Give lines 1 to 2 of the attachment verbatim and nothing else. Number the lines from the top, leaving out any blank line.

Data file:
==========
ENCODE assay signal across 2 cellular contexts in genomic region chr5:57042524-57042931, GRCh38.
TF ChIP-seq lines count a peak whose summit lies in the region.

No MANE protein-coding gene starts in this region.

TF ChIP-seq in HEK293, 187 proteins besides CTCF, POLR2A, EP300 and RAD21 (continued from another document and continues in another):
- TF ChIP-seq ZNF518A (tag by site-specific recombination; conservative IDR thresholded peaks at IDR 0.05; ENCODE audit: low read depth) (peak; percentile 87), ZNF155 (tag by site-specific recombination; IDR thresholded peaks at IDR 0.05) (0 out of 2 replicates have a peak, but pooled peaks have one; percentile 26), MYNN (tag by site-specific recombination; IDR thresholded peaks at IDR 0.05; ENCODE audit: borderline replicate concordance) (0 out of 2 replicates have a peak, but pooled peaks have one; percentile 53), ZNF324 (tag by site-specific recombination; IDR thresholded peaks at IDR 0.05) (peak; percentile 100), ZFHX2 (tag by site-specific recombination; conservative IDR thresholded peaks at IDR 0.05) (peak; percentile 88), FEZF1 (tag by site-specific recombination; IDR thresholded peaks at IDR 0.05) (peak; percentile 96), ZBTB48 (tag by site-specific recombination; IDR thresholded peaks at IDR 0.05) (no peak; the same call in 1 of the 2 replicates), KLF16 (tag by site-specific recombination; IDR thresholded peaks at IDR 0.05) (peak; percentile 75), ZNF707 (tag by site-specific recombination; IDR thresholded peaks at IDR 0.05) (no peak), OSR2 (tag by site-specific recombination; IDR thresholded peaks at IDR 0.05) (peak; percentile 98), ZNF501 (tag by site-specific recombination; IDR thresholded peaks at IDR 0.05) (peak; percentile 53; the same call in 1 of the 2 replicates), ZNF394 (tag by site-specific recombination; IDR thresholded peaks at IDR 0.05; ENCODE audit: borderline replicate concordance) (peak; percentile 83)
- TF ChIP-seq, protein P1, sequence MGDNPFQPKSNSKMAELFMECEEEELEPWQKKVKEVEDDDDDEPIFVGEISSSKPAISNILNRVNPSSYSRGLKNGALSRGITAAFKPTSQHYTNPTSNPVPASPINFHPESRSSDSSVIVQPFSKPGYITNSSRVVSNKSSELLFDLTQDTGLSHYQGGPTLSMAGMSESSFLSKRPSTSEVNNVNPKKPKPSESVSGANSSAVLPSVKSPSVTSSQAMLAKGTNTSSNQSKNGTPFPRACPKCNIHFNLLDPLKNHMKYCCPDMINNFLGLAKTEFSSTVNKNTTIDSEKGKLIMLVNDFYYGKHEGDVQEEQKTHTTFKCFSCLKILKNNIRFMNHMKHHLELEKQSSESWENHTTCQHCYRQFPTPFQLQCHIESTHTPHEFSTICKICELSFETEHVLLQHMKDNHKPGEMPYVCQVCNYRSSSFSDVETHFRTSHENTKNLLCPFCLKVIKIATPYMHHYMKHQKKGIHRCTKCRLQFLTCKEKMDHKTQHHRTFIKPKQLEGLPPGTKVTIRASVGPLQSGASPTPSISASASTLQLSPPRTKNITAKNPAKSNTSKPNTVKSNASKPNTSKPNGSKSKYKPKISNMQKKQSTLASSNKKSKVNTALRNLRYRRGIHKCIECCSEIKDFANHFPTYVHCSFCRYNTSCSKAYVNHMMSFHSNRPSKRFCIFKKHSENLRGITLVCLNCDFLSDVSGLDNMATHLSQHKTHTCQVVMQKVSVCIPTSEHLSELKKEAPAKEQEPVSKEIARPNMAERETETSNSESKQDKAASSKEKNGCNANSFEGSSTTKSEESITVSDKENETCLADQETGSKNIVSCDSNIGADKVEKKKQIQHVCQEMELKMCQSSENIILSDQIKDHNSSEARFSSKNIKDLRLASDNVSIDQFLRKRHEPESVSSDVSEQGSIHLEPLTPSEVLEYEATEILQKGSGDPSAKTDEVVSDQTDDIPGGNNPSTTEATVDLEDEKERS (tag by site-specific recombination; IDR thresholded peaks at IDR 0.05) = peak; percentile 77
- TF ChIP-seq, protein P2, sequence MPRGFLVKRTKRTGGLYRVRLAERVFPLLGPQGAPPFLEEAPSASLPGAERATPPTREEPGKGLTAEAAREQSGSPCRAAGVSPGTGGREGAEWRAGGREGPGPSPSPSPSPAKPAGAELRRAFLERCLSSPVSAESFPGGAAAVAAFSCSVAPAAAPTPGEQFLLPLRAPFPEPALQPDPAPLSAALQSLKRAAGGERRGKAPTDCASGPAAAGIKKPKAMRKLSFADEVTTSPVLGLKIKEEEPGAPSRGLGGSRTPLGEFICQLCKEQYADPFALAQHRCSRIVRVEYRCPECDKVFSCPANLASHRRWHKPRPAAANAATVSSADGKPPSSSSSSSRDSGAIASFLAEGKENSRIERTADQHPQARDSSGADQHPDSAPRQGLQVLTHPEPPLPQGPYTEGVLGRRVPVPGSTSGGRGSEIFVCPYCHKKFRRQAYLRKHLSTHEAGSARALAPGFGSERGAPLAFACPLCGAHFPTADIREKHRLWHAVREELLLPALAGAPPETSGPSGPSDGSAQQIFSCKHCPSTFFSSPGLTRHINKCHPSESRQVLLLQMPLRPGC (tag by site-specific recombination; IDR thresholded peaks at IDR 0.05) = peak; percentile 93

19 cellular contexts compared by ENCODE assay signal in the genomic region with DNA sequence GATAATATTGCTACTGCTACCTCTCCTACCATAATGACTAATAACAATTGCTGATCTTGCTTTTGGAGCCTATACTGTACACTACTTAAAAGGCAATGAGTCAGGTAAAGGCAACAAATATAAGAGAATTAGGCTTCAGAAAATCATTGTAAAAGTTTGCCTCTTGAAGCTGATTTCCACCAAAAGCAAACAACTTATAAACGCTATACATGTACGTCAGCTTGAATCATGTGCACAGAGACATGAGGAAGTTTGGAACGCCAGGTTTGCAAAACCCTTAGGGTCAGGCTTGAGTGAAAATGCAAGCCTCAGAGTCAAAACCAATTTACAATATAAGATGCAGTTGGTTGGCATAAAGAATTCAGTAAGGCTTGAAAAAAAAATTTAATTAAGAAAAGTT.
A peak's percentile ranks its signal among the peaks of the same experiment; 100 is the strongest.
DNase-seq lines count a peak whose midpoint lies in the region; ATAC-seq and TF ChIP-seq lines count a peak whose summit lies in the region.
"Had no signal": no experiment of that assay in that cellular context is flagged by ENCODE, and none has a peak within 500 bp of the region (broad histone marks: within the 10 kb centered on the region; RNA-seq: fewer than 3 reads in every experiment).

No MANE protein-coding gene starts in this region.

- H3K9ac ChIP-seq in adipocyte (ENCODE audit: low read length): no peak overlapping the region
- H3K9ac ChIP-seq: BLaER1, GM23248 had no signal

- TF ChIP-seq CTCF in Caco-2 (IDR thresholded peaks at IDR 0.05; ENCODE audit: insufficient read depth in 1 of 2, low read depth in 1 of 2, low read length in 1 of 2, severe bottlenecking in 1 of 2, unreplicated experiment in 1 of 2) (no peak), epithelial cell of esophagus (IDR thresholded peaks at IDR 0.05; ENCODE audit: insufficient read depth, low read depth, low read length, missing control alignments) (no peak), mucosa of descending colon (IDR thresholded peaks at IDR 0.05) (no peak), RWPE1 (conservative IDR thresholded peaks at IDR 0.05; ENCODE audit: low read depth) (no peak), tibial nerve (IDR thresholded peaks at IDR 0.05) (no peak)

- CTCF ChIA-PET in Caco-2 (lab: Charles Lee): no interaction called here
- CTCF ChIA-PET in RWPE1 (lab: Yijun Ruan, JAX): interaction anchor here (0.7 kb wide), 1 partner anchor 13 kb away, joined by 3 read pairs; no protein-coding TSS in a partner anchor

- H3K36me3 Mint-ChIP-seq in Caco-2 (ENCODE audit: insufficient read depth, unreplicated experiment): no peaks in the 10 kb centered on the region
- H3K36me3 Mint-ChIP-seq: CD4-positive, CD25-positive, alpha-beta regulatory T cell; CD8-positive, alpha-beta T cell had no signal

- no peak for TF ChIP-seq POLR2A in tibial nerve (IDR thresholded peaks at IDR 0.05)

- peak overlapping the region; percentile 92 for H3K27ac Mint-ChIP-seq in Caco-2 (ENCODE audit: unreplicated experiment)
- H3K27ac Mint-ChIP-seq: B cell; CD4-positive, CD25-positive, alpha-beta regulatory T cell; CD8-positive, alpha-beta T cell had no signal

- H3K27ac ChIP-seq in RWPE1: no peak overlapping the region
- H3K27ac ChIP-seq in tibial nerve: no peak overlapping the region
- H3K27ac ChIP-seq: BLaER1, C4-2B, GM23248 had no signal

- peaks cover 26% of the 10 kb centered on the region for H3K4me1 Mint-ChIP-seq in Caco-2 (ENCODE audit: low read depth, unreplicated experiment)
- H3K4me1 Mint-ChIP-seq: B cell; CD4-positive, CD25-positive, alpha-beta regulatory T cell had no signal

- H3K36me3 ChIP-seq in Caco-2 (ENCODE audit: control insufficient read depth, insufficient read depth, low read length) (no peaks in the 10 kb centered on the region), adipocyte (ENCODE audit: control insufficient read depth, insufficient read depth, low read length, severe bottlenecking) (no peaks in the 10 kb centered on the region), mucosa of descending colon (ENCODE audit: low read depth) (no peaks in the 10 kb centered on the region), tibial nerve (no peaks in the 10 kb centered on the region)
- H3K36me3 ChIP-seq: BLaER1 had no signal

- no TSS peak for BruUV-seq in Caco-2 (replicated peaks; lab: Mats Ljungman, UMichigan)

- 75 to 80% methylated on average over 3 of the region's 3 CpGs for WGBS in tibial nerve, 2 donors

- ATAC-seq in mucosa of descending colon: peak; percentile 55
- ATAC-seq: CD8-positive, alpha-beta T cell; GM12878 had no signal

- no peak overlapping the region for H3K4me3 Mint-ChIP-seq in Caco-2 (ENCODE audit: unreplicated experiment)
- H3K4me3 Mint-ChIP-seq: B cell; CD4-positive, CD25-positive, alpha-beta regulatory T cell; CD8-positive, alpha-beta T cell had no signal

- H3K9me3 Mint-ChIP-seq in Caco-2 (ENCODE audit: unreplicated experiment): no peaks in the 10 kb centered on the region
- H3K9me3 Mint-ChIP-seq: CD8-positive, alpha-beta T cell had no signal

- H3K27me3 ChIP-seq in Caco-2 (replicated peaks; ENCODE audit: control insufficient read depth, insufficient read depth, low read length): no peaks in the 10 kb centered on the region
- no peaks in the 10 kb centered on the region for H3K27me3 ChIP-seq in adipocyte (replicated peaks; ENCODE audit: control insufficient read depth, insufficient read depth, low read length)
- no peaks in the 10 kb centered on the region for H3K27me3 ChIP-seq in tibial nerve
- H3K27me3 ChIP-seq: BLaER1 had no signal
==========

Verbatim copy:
ENCODE assay signal across 2 cellular contexts in genomic region chr5:57042524-57042931, GRCh38.
TF ChIP-seq lines count a peak whose summit lies in the region.